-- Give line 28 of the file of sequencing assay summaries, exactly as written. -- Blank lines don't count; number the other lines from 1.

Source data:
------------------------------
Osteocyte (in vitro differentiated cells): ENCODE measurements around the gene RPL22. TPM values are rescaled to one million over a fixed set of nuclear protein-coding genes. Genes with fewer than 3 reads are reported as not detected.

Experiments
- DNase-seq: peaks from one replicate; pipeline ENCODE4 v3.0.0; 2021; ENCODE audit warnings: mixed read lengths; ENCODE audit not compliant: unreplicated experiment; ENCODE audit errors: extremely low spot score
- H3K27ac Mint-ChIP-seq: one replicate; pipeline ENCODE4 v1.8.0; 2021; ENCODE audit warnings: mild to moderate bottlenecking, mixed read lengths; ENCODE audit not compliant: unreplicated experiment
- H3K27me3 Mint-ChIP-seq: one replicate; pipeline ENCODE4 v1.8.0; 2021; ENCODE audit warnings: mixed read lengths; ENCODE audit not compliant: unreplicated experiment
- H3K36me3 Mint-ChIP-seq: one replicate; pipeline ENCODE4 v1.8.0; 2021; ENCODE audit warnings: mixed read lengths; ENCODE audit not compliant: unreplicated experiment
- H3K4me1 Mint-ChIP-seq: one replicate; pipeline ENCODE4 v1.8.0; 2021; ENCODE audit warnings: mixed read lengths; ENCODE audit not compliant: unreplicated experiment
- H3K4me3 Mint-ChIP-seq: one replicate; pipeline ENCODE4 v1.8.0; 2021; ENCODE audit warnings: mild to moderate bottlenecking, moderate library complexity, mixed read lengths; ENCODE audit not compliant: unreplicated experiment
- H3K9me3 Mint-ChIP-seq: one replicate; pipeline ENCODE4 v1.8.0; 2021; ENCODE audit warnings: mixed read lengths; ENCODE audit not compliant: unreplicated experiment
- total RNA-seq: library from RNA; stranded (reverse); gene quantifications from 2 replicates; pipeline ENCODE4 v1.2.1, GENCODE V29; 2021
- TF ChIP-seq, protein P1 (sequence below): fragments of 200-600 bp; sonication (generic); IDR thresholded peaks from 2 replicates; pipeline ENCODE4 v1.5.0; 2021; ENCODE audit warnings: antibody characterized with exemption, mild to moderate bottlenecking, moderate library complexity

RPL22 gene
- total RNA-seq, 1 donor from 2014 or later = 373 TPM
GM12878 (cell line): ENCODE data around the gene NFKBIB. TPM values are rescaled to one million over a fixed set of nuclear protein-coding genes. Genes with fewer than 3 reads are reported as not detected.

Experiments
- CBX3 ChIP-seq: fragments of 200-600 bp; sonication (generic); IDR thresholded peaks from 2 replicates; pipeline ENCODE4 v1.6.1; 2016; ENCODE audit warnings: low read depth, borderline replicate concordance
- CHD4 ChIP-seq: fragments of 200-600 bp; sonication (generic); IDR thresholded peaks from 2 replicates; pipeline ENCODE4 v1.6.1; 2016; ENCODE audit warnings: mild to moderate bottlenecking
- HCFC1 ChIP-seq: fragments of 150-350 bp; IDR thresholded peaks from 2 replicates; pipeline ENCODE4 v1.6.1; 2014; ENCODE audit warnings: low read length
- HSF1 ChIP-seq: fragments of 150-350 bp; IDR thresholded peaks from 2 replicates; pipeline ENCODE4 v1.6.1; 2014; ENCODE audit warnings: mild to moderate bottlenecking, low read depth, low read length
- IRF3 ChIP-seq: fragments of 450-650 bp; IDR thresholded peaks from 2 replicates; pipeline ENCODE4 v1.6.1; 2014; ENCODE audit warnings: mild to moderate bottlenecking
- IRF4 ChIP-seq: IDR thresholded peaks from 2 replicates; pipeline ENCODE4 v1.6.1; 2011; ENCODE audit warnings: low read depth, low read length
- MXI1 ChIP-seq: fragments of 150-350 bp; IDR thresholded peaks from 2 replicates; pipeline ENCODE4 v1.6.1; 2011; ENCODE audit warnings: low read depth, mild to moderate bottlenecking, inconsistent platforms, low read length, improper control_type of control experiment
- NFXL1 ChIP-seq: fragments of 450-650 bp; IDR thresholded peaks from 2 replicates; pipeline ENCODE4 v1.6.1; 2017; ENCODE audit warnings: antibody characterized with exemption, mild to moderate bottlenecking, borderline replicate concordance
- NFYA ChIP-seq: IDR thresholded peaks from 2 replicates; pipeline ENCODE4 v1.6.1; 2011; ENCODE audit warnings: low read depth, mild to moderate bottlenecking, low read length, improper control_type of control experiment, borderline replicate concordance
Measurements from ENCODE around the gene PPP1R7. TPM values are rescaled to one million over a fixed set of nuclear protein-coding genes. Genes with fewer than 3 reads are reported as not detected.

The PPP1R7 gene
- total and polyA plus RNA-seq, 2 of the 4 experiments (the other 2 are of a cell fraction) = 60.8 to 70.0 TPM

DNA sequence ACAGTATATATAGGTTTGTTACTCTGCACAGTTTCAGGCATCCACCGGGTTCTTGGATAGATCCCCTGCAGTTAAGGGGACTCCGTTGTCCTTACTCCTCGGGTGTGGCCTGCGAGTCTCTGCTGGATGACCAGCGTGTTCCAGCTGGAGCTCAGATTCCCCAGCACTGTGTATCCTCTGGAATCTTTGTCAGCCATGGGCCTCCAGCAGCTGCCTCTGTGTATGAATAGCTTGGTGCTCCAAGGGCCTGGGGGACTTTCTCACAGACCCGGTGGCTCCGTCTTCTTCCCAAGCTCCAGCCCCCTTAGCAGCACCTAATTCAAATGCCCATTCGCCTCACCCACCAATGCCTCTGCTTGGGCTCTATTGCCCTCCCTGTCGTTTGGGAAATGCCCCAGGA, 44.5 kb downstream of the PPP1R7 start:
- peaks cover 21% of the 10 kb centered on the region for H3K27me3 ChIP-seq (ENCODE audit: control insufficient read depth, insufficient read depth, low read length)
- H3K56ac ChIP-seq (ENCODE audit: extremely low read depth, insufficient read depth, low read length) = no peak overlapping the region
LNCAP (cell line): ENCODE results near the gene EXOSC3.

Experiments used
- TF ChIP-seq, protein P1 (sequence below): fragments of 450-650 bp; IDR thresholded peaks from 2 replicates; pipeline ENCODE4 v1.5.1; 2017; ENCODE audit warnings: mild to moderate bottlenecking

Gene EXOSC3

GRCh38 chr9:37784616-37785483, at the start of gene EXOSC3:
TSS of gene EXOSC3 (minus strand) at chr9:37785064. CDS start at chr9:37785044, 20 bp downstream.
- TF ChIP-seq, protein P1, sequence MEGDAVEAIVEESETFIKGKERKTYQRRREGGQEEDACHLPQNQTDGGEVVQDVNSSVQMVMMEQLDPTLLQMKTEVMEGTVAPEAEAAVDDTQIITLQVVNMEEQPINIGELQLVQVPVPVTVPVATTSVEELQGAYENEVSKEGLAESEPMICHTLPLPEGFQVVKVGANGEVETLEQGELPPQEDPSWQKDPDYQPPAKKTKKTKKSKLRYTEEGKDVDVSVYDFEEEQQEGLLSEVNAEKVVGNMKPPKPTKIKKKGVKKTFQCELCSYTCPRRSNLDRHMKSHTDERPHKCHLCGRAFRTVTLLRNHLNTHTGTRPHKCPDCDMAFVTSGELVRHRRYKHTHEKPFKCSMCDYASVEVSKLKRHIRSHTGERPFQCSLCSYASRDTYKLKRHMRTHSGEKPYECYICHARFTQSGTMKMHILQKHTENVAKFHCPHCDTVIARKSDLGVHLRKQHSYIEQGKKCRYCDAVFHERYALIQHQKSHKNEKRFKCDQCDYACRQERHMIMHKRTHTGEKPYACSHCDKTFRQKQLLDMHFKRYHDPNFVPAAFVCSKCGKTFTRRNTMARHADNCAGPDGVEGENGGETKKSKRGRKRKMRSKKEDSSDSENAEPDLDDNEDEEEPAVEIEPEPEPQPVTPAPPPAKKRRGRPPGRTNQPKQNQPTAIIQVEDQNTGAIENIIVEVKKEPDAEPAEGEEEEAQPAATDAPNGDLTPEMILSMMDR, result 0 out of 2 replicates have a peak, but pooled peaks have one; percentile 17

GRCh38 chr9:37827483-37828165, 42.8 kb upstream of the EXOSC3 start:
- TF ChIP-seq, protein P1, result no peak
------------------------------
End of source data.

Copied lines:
DNA sequence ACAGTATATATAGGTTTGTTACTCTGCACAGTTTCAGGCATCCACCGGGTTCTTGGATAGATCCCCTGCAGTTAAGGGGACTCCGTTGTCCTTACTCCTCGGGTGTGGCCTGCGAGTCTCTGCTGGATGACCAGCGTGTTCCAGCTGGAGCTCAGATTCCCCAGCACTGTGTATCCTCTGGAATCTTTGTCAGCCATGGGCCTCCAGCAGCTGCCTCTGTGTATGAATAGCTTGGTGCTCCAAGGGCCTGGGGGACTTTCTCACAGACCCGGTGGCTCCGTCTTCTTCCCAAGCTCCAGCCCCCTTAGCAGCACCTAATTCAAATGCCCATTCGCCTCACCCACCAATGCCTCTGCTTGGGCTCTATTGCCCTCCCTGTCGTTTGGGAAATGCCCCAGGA, 44.5 kb downstream of the PPP1R7 start: